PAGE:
Charles Dickens’ second novel, Oliver Twist, was penned in 1837. It tells the story of an orphan who starts his life in a workhouse and then does an apprenticeship with an undertaker. He escapes from there and travels to London where he meets the Artful Dodger, a member of a gang of juvenile thieves. Early in the novel, it states that “Oliver is desperate with hunger, and reckless with misery”. He rises from the table; and walks toward the master, bowl and spoon in hand, and famously says, “Please, sir, I want some more”.
As might be expected, this did not go over well with the master of the workhouse or with Mr. Bumble. In order to make sure that the other boys who lived at the workhouse were too scared to ask for more also, Oliver was punished badly for having asked for additional gruel. He was put into solitary confinement and only allowed cold water to wash by Mr. Bumble. For those of you who would like a reminder, or who have never seen the movie, a YouTube clip of the famous scene is included below.
Today, those living on Social Security also want some more. However, they are unsure who to ask or how to get additional benefits. Social Security started providing annual cost of living adjustments in 1975. Prior to this, adjustments to Social Security were only made through acts of Congress. After massive stimulus was provided by the federal government and the Federal Reserve Bank both during and after the COVID-19 pandemic, inflation, as measured by the Consumer Price Index CPI, started rising dramatically in late 2021 until it peaked at 9.1% in June 2022.
This led to a 5.9% cost of living adjustment for Social Security in calendar year 2022. In 2023, the COLA rose to 8.7%. This was the third largest cost of living adjustment in the history of Social Security and the largest one since 1981, as you can see in our chart below.
Even though retirees were seeing their Social Security benefits rising at the fastest rate in four decades, this money was desperately needed to pay for the higher cost of nearly everything seniors buy including groceries, gasoline, medicine, etc. Inflation subsequently fell to 3% in June 2023. However, the last three months has seen this rate creep back up to 3.7%, primarily due to stickier components of inflation including housing, wages, and energy.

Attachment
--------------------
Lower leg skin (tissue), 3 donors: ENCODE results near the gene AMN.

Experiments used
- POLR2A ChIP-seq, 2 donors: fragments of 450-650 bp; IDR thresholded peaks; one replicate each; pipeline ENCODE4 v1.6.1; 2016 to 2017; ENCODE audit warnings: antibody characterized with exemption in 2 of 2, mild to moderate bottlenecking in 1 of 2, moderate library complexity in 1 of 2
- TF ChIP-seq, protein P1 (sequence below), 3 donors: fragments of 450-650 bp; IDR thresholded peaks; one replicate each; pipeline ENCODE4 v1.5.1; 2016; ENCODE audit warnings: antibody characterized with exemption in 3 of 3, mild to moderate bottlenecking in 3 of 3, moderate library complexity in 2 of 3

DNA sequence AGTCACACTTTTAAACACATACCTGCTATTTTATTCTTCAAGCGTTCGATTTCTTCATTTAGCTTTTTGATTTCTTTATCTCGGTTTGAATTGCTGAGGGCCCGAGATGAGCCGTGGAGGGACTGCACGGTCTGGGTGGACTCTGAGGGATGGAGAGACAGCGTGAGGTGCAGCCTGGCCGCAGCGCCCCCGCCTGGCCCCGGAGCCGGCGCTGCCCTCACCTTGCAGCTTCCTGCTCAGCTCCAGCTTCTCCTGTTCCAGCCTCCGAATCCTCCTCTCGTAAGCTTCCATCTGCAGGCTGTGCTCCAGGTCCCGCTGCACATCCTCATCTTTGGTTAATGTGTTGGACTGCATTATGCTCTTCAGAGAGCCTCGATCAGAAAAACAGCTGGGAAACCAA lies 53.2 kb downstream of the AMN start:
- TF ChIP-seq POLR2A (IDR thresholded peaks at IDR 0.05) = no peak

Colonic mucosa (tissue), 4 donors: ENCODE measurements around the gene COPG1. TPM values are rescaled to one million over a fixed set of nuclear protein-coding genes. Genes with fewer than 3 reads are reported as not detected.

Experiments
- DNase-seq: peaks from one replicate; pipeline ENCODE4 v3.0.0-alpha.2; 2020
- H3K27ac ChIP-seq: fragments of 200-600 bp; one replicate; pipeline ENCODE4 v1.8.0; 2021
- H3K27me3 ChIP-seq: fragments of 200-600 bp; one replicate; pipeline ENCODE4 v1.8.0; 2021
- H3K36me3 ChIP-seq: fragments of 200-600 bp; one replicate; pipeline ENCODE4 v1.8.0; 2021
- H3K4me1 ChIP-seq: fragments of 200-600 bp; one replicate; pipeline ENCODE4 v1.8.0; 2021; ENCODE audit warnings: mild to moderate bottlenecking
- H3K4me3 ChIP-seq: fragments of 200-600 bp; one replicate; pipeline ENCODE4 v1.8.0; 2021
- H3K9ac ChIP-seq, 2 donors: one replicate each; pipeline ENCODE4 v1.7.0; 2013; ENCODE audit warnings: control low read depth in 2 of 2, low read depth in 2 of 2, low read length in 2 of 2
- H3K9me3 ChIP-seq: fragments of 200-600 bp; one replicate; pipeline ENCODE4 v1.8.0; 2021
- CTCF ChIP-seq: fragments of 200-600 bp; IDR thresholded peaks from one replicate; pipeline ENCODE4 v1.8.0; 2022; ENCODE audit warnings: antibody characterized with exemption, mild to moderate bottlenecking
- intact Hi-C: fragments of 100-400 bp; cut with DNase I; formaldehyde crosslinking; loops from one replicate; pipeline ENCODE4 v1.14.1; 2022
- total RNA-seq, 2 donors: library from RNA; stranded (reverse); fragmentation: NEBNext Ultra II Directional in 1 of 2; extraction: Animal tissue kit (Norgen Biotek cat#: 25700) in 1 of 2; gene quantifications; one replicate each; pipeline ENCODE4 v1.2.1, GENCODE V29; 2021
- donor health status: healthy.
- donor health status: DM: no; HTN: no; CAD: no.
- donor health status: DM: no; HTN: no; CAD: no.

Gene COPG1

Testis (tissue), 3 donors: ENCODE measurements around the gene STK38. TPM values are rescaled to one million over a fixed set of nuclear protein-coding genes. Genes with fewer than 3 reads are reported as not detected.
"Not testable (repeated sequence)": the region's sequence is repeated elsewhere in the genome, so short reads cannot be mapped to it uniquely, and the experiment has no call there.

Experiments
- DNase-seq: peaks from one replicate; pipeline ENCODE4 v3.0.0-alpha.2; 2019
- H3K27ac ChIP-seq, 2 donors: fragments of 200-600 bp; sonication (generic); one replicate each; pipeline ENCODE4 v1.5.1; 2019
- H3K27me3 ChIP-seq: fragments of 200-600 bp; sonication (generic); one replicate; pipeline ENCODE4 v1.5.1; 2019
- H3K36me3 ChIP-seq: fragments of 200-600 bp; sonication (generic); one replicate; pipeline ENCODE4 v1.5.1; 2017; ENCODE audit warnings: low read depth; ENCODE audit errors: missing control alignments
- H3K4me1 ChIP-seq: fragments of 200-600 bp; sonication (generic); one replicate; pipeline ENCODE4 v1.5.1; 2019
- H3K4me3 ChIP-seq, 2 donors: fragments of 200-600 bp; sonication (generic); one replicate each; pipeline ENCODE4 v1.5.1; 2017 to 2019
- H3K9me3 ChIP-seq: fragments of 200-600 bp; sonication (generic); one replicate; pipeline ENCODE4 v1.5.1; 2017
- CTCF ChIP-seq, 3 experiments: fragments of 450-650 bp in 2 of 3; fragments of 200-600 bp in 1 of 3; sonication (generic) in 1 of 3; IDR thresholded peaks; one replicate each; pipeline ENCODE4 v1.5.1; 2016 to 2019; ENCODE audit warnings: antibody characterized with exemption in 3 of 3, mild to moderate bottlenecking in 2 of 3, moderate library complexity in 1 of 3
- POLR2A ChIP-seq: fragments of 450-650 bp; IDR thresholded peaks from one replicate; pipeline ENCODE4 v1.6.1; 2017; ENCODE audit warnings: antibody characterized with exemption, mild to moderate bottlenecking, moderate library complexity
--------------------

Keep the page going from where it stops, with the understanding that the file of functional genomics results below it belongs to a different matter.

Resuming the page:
On Thursday, October 12th, the government released the September CPI report, which was the last one for the 2023 fiscal year. Later that morning, the Social Security Administration announced that the 2024 COLA for Social Security would drop to 3.2%. Not surprisingly, this was met with frustration from retirees who are still dealing with costs that are still rising, albeit at a slower rate.
A new survey released by The Senior Citizen League, TSCL, shows that eight in ten retirees think Congress should provide a cost-of-living adjustment that more closely reflects the inflation experienced by older adults. Retirees tend to spend a bigger share of their incomes on housing, medical costs, and travel expenses, which tend to rise at a faster pace than the general inflation rate. As a result, Social Security benefits have lost approximately 36% of their purchasing power since calendar year 2000, according to TSCL.
In December 1982, the government started publishing an additional measurement of inflation known as CPI-E. This index measures price changes specifically based on the spending patterns of the elderly. According to TSCL, the COLA for 2024 would have been 4%, .8% higher than the adjustment given, if the alternative measurement had been used. The senior citizen group is backing legislation known as The Social Security 2100 Act, which was introduced in the House of Representatives by John Larson, D-CT. This legislation would require the higher of the two CPI calculations to be given to seniors each year to help them keep up with rising costs during their retirement years.
Of course, the big question is how do we pay for all of this? In a world where the government is racking up annual budget deficits at a rate normally only seen during times of crisis or war, we hope that somebody on either side of the aisle of Capitol Hill starts taking financial responsibility more seriously. In order to reduce deficits, you need some combination of higher revenue, which primarily comes from taxes, and lower spending, of which entitlement programs are a very big line item.
I will be addressing the government debt mess over the coming weeks in these blog posts. I hope this will give you a better perspective as we head toward the 2024 Presidential and Congressional elections. In the meantime, many people in our country, including seniors, are struggling to make ends meet. They are looking to our leaders and like our friend Oliver, saying “I want some more”. They are uncertain if anybody is listening. The CFP's of Impel Wealth Management will do our best to keep you informed and aware as we continue “Moving Life Forward”.
© 2023 Jesse Hurst
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